“What a lovely maple,” he said to himself. A little further he eyed a birch.
“Hmm,” he thought, examining it, “no apples this time of year, I suppose.” Eventually he came to a part of his walk that he had come to many times before: the long stairway up the escarpment itself. On most days he took the stairway up and enjoyed a magnificent view of his entire town and Lake Ontario. Today he hesitated. He looked at the stairs climbing to his right, and then he looked at the creek in the ravine, trickling to his left.
“I wonder what lies down that way.” He had never strayed from the path before. All his life he had continued down the same road that everyone else had made. Of course, that meant he had never seen anything that a thousand people had not seen a thousand times before.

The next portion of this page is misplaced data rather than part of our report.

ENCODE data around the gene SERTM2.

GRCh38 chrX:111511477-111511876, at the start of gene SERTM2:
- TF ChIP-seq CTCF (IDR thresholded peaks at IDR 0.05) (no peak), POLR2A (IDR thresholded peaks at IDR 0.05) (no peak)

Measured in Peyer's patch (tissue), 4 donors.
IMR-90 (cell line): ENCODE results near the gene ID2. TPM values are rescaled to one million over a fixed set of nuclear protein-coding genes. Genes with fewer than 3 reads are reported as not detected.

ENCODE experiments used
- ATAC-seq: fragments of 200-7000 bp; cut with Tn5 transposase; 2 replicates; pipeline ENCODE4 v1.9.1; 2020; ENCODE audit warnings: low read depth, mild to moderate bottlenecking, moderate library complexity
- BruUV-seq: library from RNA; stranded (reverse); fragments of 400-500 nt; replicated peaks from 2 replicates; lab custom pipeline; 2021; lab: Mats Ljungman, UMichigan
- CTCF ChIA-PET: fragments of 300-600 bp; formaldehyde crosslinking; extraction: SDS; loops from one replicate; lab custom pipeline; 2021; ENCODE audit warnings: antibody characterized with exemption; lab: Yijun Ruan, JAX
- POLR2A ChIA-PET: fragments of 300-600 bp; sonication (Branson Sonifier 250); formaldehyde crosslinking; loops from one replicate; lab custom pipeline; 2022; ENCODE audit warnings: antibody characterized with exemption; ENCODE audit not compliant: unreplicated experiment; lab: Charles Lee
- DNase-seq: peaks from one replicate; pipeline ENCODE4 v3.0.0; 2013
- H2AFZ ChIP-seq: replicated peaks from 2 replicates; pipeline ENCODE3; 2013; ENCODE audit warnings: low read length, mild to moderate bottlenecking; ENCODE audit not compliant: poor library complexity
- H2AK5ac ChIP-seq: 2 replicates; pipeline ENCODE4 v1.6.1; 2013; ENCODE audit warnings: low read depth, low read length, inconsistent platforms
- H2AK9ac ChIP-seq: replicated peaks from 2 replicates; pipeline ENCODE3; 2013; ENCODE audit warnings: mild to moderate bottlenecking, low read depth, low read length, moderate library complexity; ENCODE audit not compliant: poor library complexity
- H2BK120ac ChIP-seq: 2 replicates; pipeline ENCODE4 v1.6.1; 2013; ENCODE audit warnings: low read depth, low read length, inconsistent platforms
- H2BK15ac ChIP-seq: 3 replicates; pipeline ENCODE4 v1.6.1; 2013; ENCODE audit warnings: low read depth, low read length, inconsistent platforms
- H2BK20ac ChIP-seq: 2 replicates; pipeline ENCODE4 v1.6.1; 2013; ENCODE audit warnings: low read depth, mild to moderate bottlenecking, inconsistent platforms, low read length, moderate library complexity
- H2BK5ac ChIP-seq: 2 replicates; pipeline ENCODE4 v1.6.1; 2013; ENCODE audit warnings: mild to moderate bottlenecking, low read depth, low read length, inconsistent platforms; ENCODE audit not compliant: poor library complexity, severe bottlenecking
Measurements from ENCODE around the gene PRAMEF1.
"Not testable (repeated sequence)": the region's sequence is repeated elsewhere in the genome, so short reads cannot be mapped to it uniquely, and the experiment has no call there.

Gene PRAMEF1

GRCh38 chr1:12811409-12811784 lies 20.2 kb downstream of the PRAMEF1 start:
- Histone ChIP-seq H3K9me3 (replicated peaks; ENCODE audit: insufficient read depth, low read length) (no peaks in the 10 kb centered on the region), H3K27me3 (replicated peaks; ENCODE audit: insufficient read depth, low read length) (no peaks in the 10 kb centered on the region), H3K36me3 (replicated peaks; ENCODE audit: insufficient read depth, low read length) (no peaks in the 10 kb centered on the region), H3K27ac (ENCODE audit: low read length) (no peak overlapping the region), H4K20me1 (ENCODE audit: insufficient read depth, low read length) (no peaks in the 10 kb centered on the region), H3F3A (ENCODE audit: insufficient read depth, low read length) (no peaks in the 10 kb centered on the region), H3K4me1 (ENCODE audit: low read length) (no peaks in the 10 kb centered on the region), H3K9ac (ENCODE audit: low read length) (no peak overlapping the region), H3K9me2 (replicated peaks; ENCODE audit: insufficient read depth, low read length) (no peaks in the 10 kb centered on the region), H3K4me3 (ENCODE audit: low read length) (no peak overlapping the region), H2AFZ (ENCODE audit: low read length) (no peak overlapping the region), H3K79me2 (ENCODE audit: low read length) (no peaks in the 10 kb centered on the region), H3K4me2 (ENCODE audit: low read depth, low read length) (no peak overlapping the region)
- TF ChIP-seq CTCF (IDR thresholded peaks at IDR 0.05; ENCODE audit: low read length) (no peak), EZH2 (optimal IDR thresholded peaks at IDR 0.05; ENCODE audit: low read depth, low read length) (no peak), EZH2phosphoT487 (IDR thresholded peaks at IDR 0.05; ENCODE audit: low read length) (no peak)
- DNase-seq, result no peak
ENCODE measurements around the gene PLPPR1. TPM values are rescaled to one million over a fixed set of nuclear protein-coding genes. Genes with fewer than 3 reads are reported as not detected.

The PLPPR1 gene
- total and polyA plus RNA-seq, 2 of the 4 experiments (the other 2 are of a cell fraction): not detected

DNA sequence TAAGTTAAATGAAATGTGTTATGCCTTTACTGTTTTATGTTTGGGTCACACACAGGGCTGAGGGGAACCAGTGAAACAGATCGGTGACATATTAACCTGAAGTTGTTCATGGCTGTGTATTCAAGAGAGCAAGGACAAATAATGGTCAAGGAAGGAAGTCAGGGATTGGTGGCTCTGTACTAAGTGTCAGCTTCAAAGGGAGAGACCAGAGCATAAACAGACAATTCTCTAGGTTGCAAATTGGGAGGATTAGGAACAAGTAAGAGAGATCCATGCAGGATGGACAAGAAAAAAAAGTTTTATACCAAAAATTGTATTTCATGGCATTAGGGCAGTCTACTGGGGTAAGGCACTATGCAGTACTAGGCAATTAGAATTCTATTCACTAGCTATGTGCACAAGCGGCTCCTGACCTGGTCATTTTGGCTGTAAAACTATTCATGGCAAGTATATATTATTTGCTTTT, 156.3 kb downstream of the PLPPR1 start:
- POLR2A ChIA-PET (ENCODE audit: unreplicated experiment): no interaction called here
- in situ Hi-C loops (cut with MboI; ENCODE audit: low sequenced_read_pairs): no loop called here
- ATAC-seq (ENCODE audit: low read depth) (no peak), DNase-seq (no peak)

“Here is a chance for grand adventure!” he thought as he turned to the left and began tripping down the edge of the ravine. “Who knows what I’ll find! Maybe a rare animal, or some old bones, or something wonderful!” Unfortunately, Jim was thinking far too hard and getting far too excited at this point. His brain momentarily stopped communicating with his feet and he slipped and fell the rest of the way down, landing on his posterior in a cold pool of water at the edge of the creek. Jim was, of course, undaunted. This was merely adversity, and adversity was to be expected because he was a brave explorer searching out strange new lands. He picked himself off and headed off up the creek, wondering what oddities he might find. He past some things of minor interest. He found an old license plate that he was sure must have belonged to a crime lord of the past. There was a rusty shopping cart half buried in the creek, perhaps dropped from the plane that delivers shopping carts to the area. He even found an old doll covered in mud on the right shore of the creek. He left that alone, fearing it may be cursed or diseased. At one point the shore disappeared and was replaced by sheer walls of mud outlining the creek on both sides. Jim was forced to hop from rock to rock in order to continue his quest. And so he did, with great joy at first. He found that he was rather good at the rock jumping. He began to feel rather proud of himself for being so skilled. Very shortly thereafter he was reminded of what naturally follows pride.